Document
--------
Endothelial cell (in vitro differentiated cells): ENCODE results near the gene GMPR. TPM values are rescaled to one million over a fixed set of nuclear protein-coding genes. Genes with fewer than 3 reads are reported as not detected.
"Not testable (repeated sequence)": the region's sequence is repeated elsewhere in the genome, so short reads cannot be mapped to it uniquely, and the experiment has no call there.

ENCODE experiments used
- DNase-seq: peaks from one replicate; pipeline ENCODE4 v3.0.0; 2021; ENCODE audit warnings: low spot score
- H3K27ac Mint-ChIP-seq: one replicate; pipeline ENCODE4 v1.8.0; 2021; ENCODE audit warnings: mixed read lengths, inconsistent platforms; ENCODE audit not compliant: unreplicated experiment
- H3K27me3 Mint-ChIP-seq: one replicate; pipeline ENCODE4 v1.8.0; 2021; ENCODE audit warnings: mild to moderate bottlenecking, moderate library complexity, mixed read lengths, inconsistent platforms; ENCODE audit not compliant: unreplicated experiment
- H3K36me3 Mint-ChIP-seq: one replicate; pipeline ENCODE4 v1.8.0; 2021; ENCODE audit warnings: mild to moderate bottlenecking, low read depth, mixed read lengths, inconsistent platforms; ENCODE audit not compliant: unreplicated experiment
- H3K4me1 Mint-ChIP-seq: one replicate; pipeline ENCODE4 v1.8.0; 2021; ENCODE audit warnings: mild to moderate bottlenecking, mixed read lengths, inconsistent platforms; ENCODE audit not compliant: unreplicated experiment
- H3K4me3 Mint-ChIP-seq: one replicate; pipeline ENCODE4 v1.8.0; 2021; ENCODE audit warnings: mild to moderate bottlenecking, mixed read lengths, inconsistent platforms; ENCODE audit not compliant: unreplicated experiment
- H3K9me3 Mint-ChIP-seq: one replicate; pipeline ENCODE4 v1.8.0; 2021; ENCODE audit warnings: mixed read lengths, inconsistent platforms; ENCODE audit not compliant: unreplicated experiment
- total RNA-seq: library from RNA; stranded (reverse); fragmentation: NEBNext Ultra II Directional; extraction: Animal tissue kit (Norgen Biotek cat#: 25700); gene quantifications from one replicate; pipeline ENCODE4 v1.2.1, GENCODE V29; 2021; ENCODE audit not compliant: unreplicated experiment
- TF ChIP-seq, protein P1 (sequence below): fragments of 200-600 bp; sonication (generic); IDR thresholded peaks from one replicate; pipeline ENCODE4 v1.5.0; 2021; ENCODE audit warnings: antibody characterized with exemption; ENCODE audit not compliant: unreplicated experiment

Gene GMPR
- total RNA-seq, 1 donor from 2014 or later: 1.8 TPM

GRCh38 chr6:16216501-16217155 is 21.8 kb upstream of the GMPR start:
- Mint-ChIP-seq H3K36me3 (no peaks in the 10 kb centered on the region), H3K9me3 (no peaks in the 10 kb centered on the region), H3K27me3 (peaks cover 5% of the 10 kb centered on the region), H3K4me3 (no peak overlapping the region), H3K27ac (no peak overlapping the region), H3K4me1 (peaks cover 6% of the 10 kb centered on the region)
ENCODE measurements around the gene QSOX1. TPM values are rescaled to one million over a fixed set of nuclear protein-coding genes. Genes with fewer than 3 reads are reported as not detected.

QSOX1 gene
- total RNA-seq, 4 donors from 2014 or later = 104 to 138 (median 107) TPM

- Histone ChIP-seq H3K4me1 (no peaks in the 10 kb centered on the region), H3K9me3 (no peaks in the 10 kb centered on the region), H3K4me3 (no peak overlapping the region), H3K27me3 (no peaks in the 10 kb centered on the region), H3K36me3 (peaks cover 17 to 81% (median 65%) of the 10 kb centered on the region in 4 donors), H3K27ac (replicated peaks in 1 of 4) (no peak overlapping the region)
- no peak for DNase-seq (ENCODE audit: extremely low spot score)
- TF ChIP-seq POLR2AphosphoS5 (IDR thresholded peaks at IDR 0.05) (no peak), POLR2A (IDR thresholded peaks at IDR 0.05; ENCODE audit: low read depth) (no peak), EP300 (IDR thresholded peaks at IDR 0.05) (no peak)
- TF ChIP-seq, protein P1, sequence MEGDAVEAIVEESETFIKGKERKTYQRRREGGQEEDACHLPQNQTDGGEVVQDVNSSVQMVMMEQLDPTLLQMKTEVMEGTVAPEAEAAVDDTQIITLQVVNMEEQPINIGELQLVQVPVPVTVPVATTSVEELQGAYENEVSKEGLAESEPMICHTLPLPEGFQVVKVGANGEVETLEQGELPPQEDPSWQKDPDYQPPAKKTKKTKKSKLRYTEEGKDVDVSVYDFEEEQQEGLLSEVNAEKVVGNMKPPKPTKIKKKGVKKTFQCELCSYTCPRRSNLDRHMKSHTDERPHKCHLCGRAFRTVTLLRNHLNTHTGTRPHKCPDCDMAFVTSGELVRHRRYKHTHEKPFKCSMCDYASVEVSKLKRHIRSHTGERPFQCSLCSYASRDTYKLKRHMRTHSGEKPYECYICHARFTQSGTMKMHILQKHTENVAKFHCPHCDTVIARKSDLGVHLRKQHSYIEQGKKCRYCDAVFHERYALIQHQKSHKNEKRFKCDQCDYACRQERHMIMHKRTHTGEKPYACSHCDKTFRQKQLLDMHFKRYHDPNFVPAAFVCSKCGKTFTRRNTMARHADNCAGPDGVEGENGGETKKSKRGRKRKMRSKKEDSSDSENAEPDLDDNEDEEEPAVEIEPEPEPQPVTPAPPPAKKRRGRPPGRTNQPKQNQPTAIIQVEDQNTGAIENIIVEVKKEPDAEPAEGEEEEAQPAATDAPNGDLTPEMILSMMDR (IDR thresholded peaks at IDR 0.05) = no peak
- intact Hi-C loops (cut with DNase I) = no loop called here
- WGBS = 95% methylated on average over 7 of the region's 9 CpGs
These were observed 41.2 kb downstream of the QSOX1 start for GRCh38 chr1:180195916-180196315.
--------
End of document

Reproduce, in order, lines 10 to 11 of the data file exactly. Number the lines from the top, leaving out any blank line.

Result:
- H3K9me3 Mint-ChIP-seq: one replicate; pipeline ENCODE4 v1.8.0; 2021; ENCODE audit warnings: mixed read lengths, inconsistent platforms; ENCODE audit not compliant: unreplicated experiment
- total RNA-seq: library from RNA; stranded (reverse); fragmentation: NEBNext Ultra II Directional; extraction: Animal tissue kit (Norgen Biotek cat#: 25700); gene quantifications from one replicate; pipeline ENCODE4 v1.2.1, GENCODE V29; 2021; ENCODE audit not compliant: unreplicated experiment